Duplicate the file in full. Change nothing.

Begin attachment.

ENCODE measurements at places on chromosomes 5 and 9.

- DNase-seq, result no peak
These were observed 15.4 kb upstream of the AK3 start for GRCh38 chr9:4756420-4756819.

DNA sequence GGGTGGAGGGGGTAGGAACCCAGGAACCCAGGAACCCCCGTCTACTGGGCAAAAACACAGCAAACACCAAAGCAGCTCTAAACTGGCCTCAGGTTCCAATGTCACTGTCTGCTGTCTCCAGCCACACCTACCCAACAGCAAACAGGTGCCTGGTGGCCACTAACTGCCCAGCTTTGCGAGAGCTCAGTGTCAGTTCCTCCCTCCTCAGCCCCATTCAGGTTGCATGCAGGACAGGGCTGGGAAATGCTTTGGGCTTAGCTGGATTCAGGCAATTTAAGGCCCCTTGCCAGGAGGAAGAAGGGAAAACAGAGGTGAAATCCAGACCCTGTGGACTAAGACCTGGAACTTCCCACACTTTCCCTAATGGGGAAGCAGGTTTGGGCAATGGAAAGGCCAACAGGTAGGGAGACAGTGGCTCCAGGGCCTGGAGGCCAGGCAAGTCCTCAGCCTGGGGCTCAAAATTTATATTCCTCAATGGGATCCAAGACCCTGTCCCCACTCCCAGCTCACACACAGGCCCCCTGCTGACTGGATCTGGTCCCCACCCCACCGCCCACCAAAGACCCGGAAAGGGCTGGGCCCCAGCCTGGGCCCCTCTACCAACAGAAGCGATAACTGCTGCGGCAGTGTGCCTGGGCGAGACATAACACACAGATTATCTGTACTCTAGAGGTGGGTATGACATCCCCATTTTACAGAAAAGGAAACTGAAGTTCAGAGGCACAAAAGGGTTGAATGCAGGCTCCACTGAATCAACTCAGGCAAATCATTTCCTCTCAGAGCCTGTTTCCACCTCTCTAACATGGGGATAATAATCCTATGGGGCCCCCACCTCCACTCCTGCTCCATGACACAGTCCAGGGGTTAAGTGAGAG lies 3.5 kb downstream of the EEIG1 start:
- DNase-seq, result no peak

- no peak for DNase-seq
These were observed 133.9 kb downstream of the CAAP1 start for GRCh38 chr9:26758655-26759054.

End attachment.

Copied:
ENCODE measurements at places on chromosomes 5 and 9.

- DNase-seq, result no peak
These were observed 15.4 kb upstream of the AK3 start for GRCh38 chr9:4756420-4756819.

DNA sequence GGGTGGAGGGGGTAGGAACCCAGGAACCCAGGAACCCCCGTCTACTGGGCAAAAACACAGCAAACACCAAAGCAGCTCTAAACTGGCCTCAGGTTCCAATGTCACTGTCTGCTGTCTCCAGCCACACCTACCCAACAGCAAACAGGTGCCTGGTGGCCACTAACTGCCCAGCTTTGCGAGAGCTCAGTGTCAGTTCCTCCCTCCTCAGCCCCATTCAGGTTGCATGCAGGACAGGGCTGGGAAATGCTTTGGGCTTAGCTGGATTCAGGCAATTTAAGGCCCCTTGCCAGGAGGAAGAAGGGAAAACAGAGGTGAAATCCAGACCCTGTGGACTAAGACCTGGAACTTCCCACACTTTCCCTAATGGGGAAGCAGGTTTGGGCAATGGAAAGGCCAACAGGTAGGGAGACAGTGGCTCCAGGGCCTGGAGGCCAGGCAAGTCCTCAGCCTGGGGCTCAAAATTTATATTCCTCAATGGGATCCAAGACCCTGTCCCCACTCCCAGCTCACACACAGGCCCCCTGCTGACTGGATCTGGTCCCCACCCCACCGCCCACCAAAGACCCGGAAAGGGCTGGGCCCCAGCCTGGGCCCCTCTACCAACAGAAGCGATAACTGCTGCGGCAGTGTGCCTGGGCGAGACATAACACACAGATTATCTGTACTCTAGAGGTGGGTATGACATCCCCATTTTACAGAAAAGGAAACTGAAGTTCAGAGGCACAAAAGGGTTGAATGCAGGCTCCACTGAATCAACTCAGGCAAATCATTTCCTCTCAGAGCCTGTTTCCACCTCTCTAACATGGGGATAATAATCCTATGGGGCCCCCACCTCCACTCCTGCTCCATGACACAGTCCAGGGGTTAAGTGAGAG lies 3.5 kb downstream of the EEIG1 start:
- DNase-seq, result no peak

- no peak for DNase-seq
These were observed 133.9 kb downstream of the CAAP1 start for GRCh38 chr9:26758655-26759054.